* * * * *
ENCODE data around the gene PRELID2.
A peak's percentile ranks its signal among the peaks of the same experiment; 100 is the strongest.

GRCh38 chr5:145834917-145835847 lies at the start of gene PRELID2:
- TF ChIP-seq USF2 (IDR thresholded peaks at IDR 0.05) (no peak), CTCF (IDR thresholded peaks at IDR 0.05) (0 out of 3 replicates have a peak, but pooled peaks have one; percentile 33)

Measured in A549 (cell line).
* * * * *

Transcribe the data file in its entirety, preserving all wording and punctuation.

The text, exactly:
ENCODE data around the gene PRELID2.
A peak's percentile ranks its signal among the peaks of the same experiment; 100 is the strongest.

GRCh38 chr5:145834917-145835847 lies at the start of gene PRELID2:
- TF ChIP-seq USF2 (IDR thresholded peaks at IDR 0.05) (no peak), CTCF (IDR thresholded peaks at IDR 0.05) (0 out of 3 replicates have a peak, but pooled peaks have one; percentile 33)

Measured in A549 (cell line).